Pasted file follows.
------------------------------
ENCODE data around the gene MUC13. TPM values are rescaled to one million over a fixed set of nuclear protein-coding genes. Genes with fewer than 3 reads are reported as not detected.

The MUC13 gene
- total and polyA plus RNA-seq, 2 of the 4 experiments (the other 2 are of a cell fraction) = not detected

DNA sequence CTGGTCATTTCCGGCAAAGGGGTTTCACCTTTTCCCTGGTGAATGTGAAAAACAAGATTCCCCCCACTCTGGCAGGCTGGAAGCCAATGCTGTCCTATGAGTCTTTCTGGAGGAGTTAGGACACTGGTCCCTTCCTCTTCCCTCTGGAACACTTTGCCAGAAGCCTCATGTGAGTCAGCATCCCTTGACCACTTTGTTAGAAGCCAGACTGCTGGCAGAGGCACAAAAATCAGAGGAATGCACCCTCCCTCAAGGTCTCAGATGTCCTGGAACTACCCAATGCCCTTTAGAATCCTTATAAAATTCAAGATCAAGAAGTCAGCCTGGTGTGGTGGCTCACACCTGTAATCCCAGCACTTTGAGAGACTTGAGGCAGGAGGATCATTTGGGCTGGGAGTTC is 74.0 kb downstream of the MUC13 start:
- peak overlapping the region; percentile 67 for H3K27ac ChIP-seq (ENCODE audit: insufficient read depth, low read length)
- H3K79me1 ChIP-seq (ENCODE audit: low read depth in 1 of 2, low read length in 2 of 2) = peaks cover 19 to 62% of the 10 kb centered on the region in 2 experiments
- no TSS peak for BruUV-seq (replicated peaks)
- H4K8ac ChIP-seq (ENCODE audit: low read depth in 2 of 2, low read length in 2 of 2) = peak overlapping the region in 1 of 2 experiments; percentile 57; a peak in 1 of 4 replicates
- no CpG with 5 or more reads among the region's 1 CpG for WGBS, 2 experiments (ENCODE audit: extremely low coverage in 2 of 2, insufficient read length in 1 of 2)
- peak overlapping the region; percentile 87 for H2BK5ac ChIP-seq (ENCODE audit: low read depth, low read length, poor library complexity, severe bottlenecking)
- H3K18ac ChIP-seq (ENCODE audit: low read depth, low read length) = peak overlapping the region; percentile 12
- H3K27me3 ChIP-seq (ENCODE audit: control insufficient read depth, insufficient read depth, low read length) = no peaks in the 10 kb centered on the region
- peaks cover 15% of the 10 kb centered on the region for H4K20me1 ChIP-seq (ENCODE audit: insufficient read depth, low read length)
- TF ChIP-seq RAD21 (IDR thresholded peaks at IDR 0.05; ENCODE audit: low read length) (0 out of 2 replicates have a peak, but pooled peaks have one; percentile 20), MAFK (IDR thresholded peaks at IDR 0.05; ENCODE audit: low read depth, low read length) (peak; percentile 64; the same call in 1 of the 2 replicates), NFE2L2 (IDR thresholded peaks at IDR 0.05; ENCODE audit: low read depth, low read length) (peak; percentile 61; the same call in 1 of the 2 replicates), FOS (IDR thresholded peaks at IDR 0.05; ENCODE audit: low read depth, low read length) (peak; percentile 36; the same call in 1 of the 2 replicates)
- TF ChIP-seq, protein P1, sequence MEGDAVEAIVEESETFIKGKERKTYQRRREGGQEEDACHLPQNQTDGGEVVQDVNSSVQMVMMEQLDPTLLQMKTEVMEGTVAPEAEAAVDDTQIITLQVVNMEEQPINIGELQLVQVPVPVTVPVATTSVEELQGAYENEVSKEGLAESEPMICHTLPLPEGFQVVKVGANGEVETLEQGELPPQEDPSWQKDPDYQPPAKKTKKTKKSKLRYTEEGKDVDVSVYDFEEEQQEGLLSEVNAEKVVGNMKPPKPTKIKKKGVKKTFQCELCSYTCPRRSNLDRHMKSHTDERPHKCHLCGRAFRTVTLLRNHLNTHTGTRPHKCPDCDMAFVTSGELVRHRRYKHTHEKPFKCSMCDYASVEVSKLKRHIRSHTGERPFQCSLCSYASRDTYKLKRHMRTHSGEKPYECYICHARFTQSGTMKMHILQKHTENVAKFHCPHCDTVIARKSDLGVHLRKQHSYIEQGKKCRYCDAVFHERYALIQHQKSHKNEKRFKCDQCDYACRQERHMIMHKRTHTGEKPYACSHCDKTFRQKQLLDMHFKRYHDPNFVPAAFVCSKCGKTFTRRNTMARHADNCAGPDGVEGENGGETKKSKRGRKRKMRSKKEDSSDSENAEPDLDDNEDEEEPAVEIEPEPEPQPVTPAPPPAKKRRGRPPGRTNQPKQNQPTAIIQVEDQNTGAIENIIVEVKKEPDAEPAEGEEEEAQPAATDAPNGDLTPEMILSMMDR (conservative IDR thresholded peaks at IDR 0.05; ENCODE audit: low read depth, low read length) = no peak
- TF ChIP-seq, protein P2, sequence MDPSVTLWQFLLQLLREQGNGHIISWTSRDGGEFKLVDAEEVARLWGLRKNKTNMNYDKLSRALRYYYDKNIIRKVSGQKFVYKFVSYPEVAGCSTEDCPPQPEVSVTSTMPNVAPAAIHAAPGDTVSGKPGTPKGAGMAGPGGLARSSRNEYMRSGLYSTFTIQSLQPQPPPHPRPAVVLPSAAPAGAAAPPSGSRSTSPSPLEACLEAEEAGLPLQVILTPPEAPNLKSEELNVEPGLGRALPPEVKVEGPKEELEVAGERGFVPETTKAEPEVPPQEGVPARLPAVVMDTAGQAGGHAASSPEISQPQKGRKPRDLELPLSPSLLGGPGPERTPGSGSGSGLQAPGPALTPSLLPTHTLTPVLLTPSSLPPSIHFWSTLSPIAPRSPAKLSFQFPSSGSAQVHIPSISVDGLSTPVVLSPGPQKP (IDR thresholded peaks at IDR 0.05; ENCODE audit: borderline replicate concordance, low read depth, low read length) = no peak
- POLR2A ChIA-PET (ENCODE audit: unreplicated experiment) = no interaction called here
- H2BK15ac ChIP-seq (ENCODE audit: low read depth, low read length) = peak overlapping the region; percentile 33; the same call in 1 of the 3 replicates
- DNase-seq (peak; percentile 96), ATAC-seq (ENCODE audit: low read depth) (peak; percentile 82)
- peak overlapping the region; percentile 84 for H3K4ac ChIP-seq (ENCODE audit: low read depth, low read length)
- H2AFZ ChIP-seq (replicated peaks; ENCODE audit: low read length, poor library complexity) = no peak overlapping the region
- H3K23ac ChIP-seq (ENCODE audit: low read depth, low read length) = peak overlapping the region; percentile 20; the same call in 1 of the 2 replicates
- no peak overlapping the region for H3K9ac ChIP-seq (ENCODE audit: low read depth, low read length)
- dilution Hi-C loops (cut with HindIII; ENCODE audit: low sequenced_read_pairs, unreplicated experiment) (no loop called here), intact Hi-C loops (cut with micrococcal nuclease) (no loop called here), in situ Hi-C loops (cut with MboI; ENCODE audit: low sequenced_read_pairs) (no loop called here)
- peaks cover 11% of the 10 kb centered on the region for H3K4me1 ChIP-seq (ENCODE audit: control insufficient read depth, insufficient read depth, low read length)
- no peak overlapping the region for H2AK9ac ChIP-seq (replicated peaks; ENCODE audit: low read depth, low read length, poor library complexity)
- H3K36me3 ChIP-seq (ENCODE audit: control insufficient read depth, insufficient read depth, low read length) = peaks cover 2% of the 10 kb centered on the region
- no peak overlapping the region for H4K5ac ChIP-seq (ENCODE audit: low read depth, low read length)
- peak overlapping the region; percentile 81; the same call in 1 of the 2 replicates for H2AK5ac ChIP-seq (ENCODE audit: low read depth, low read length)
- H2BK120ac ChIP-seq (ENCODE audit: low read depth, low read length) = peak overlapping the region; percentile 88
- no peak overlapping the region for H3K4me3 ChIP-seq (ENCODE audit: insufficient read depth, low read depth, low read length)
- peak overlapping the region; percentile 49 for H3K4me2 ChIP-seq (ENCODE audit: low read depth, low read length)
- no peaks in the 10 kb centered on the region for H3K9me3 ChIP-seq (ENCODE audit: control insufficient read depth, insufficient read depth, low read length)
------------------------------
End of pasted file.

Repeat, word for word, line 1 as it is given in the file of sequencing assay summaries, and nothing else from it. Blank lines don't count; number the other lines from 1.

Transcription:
ENCODE data around the gene MUC13. TPM values are rescaled to one million over a fixed set of nuclear protein-coding genes. Genes with fewer than 3 reads are reported as not detected.